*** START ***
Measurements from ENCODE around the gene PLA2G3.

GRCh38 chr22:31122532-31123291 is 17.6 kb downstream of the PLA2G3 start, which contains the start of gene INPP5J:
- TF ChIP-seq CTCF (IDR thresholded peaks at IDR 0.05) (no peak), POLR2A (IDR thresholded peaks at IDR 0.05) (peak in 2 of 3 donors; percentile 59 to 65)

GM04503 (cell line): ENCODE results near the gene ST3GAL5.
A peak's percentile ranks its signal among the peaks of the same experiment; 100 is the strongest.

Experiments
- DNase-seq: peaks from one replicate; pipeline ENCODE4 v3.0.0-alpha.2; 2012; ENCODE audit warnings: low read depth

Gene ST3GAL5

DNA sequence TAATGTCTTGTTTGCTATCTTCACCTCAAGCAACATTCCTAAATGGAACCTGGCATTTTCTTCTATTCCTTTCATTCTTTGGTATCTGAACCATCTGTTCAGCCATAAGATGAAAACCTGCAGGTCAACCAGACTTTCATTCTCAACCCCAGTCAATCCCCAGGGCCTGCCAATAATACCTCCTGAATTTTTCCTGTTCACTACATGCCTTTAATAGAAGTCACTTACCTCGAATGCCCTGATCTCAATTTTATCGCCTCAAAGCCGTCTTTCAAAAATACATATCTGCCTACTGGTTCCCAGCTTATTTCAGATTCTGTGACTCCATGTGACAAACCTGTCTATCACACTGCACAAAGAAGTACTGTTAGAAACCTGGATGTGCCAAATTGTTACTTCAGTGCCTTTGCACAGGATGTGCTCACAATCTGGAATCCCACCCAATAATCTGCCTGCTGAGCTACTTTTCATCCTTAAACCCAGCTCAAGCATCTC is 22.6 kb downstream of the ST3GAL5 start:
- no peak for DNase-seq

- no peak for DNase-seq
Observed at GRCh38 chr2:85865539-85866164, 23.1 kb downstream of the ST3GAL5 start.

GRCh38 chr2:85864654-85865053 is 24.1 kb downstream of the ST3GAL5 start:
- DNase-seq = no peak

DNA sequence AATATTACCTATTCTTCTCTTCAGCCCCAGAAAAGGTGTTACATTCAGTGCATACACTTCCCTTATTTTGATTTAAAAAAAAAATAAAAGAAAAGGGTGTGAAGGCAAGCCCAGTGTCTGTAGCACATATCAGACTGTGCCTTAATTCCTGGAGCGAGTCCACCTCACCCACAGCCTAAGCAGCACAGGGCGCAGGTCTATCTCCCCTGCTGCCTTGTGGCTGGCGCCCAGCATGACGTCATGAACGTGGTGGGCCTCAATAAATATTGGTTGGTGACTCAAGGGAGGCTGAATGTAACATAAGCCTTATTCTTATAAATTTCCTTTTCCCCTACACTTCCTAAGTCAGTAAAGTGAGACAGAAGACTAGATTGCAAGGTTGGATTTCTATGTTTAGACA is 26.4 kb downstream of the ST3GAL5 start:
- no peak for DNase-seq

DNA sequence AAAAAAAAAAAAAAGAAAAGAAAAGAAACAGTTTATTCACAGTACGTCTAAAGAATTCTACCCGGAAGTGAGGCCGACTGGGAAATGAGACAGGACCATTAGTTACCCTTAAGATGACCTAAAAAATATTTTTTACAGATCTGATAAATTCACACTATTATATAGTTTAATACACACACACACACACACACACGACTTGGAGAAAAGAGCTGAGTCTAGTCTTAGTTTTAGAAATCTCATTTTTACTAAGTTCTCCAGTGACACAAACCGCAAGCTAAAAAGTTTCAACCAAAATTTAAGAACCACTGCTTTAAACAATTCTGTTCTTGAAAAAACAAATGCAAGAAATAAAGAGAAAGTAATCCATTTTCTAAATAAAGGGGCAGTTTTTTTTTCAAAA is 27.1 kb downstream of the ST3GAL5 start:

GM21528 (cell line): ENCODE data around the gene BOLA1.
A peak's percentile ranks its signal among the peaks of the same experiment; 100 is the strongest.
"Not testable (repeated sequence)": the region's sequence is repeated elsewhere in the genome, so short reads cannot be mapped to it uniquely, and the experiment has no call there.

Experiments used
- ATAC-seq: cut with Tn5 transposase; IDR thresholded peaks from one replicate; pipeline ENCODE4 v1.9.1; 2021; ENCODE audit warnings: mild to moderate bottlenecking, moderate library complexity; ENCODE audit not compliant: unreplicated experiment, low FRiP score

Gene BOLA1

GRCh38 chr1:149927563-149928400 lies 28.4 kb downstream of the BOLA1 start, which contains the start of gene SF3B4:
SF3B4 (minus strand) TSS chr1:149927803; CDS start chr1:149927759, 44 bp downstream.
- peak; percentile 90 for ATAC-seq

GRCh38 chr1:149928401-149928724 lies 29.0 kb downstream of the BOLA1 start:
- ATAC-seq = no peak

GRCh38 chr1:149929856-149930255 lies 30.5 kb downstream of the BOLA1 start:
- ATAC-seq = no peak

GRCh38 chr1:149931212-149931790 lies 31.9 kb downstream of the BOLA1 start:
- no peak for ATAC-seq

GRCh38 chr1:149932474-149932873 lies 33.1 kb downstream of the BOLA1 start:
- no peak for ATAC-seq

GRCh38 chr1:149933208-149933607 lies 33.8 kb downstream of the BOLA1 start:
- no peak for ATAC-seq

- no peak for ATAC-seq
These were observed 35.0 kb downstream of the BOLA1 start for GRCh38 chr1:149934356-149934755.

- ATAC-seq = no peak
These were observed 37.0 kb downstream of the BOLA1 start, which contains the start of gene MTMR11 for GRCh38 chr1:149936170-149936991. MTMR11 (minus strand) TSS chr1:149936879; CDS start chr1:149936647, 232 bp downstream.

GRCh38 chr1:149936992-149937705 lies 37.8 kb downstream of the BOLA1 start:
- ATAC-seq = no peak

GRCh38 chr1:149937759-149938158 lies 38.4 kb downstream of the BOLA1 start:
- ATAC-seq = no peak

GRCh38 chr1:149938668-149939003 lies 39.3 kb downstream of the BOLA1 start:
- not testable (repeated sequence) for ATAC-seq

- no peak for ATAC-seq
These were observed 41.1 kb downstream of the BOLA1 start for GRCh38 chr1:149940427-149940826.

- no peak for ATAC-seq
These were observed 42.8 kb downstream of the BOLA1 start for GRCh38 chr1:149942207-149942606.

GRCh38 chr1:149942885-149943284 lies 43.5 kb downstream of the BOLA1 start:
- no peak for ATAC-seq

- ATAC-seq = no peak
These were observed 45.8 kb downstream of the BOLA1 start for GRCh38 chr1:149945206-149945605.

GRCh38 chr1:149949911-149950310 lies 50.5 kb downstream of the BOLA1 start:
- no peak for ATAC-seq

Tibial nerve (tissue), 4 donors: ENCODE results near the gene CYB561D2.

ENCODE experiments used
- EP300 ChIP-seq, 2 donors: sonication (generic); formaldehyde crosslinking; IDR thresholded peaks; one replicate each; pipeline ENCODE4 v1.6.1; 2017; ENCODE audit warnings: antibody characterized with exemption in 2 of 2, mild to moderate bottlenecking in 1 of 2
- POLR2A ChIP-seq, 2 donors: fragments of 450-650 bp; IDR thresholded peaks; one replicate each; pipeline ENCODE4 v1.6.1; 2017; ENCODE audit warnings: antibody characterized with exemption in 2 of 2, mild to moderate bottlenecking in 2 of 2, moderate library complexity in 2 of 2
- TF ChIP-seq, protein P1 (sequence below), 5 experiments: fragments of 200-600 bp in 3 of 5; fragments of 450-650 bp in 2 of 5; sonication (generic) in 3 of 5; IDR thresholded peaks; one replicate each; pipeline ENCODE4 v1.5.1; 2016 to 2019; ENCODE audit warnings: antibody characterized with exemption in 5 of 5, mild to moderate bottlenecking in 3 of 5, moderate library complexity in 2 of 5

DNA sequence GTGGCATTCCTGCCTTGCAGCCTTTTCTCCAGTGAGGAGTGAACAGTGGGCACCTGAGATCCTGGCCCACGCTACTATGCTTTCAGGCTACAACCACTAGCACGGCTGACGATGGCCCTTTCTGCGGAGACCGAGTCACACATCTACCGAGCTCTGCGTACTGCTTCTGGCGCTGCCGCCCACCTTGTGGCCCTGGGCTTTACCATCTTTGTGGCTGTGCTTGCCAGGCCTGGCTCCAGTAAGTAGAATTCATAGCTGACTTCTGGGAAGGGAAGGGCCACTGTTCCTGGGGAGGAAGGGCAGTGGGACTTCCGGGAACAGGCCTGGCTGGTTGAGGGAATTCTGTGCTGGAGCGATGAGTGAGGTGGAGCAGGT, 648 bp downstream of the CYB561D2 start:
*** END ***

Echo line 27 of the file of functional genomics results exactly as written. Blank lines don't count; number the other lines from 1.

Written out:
GRCh38 chr1:149928401-149928724 lies 29.0 kb downstream of the BOLA1 start: